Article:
Oklahoma City's Diverse Market Keeps Industrial Property Vacancies Low During Oil Crisis


The industrial market in Oklahoma City is often confusing. There are two main market segments. The bulk of the market consists of owner-occupied buildings or investor-owned single-tenant buildings. This segment contains about 58 million square feet. The second part of the market, with about 10 million square feet, is multi-tenant facilities which range from 35,000 square feet on up to 1.3 million square feet. Taken together the industrial market contains just over 68 million square feet with 1500+ buildings. This makes Oklahoma City a 2nd-3rd tier market among metro areas with more than 1.0 million population. By way of comparison Chicago, now the largest industrial market in the country, contains over 1 billion square feet.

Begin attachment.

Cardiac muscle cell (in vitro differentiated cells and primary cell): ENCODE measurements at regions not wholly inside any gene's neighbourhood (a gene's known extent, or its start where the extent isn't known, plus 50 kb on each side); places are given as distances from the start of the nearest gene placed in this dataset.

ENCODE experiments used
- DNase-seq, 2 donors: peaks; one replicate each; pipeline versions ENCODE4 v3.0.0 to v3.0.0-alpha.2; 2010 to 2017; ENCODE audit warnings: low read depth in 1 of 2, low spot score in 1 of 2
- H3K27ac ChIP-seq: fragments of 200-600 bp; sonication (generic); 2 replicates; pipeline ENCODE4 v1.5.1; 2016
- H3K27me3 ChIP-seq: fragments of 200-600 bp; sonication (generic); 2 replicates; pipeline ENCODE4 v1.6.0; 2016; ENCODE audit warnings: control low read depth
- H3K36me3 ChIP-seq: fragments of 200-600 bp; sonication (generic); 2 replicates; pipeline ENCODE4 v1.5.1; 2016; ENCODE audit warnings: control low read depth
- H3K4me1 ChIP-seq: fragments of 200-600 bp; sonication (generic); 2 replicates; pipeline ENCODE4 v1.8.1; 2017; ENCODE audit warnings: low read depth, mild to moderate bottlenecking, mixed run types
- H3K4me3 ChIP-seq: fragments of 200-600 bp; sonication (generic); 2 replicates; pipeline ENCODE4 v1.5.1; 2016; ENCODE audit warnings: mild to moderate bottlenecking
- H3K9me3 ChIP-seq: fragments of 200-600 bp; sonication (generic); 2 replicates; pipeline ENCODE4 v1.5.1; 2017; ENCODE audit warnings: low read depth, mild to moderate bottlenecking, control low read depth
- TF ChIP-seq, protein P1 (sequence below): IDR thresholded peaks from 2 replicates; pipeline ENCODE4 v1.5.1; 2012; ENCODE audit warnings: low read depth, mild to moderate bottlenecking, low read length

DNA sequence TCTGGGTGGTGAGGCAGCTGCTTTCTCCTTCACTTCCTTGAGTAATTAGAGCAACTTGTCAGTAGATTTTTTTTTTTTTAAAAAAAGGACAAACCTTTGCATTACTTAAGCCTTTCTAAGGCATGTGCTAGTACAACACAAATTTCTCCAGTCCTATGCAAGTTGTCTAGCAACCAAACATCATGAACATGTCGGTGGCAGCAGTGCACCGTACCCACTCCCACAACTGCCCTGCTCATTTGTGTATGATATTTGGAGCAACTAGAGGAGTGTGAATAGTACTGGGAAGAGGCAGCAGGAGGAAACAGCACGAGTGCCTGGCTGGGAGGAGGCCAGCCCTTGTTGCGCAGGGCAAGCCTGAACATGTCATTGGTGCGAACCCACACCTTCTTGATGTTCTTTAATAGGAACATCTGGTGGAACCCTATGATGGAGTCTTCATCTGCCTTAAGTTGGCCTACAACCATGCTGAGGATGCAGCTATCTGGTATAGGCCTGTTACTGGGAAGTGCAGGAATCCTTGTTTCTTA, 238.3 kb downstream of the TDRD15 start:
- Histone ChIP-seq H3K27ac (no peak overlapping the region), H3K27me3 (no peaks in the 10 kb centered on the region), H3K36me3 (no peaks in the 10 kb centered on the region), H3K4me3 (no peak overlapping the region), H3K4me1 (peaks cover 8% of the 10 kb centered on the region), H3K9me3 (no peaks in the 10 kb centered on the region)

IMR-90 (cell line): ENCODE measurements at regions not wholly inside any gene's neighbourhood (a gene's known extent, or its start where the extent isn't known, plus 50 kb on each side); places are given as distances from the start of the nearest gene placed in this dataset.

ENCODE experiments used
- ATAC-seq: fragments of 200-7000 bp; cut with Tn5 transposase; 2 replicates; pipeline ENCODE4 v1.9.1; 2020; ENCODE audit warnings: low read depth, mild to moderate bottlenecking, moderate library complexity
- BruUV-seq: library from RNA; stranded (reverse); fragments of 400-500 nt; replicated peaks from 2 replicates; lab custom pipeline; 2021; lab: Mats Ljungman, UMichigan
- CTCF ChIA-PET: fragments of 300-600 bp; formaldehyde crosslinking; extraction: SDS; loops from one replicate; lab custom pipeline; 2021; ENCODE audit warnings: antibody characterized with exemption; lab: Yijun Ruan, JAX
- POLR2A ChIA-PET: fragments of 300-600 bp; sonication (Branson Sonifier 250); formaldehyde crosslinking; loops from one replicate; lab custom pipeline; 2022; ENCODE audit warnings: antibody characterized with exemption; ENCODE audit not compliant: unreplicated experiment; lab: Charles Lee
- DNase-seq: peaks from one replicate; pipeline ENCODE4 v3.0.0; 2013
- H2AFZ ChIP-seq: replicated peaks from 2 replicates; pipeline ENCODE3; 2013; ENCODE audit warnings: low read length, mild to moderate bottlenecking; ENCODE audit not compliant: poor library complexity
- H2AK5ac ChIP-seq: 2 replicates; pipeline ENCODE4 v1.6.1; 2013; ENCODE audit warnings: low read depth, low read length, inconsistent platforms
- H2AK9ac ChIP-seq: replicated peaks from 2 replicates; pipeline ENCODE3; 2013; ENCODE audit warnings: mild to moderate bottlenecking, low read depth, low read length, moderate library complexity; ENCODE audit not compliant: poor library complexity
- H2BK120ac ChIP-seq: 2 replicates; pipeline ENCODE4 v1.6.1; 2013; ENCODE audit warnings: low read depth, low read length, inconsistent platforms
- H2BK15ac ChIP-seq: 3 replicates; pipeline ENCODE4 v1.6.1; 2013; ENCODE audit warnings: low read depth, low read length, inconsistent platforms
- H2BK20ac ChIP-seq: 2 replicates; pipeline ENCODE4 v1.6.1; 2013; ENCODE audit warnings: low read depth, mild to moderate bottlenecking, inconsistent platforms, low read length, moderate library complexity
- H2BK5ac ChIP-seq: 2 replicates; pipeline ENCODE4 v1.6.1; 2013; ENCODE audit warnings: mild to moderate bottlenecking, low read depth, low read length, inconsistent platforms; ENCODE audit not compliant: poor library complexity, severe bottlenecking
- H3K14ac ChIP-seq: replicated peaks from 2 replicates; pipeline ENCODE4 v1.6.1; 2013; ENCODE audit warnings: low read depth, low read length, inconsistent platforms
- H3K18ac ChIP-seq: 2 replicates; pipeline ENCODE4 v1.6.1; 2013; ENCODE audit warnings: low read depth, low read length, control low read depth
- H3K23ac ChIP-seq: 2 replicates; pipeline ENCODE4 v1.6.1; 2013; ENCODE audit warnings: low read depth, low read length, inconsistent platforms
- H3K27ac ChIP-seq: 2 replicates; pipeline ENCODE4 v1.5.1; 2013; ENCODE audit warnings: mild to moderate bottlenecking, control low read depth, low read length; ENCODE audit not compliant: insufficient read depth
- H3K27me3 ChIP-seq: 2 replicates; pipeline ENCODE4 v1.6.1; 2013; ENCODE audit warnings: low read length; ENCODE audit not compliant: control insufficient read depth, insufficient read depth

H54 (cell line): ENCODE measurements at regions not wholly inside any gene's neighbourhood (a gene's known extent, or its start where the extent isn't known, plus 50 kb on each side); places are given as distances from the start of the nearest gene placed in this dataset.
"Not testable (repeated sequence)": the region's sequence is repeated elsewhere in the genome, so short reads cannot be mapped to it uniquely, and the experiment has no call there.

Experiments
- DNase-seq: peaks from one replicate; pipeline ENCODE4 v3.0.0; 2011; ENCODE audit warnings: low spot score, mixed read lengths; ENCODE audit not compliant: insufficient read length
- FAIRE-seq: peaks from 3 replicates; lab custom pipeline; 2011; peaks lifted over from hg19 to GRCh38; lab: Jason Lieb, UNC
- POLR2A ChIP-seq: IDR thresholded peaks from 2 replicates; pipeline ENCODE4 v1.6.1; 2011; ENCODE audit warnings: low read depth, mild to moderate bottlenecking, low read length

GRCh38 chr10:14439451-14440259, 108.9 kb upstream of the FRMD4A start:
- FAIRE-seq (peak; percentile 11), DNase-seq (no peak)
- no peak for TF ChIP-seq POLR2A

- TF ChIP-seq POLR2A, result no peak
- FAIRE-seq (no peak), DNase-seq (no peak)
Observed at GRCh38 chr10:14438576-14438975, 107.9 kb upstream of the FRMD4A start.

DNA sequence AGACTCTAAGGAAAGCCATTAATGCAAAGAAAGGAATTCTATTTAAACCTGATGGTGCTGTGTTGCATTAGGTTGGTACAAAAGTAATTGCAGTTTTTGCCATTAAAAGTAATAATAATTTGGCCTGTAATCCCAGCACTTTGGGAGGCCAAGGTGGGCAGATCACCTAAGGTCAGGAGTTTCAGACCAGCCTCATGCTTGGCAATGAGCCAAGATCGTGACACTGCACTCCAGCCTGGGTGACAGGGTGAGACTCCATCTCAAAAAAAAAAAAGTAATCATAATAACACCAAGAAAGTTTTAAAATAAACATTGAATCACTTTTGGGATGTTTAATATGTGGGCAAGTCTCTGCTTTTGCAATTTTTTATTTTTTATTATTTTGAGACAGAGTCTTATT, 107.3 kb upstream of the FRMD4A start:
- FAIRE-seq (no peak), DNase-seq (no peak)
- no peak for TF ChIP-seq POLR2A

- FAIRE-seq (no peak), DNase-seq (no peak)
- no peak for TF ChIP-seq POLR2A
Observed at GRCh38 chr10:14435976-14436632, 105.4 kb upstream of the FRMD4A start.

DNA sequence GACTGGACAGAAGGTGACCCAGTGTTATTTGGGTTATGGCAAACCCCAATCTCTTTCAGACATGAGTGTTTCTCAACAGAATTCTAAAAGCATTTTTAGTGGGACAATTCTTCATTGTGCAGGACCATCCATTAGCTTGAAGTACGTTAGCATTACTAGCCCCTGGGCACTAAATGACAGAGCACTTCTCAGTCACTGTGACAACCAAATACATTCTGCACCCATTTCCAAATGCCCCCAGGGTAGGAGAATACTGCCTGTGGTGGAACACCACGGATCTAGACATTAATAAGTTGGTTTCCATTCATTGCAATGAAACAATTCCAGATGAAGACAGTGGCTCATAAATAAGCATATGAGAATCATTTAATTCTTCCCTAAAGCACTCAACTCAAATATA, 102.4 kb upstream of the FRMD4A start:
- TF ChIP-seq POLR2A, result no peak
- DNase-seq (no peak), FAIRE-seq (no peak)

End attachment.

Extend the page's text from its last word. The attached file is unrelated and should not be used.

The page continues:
Despite the fall in crude oil prices and the local disruptions, this has produced, OKC is still a very well occupied market. The vacancy rate for the total OKC industrial market at the end of the 2nd quarter of 2016 was 6.2%. There is an increasing number of now vacant oilfield service company facilities coming to market, but these average 6,000 to 12,000 square feet, mitigating their impact on total market vacancy. The lowest vacancy rate in recent years was 5.8% in the 4th quarter of 2014. So two years into this crisis and vacancy has risen less than one half of one percent. Remembering the 1980’s, this is a testament to the diversification of the Oklahoma City economy since the 80’s. 

The difficult aspect of these low vacancies is that in a market of this size, a vacancy rate in the 6% range means that for any given size increment of buildings or rental spaces, there are going to be limited choices available making space acquisition difficult for expanding local companies as well new entries into the market.